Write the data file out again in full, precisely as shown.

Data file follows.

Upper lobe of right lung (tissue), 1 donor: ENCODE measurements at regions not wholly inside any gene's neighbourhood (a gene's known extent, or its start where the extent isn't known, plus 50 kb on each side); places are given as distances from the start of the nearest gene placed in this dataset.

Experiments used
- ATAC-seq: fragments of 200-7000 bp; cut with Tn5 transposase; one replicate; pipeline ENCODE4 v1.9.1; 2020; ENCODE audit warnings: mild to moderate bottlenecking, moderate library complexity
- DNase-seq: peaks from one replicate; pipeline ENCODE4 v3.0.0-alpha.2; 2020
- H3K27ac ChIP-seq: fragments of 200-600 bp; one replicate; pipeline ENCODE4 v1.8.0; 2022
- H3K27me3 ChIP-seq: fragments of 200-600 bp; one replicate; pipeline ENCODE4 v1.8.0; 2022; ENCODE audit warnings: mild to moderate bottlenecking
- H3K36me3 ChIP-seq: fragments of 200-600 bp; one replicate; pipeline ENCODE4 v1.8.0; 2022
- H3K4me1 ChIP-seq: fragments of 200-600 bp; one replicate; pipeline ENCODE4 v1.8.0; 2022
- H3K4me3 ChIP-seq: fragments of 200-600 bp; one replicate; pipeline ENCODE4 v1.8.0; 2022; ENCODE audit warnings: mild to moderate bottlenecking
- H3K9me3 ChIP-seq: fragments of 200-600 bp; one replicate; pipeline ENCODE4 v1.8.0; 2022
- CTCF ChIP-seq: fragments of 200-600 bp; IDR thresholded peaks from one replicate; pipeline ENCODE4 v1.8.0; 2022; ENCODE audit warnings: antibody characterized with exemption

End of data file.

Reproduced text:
Upper lobe of right lung (tissue), 1 donor: ENCODE measurements at regions not wholly inside any gene's neighbourhood (a gene's known extent, or its start where the extent isn't known, plus 50 kb on each side); places are given as distances from the start of the nearest gene placed in this dataset.

Experiments used
- ATAC-seq: fragments of 200-7000 bp; cut with Tn5 transposase; one replicate; pipeline ENCODE4 v1.9.1; 2020; ENCODE audit warnings: mild to moderate bottlenecking, moderate library complexity
- DNase-seq: peaks from one replicate; pipeline ENCODE4 v3.0.0-alpha.2; 2020
- H3K27ac ChIP-seq: fragments of 200-600 bp; one replicate; pipeline ENCODE4 v1.8.0; 2022
- H3K27me3 ChIP-seq: fragments of 200-600 bp; one replicate; pipeline ENCODE4 v1.8.0; 2022; ENCODE audit warnings: mild to moderate bottlenecking
- H3K36me3 ChIP-seq: fragments of 200-600 bp; one replicate; pipeline ENCODE4 v1.8.0; 2022
- H3K4me1 ChIP-seq: fragments of 200-600 bp; one replicate; pipeline ENCODE4 v1.8.0; 2022
- H3K4me3 ChIP-seq: fragments of 200-600 bp; one replicate; pipeline ENCODE4 v1.8.0; 2022; ENCODE audit warnings: mild to moderate bottlenecking
- H3K9me3 ChIP-seq: fragments of 200-600 bp; one replicate; pipeline ENCODE4 v1.8.0; 2022
- CTCF ChIP-seq: fragments of 200-600 bp; IDR thresholded peaks from one replicate; pipeline ENCODE4 v1.8.0; 2022; ENCODE audit warnings: antibody characterized with exemption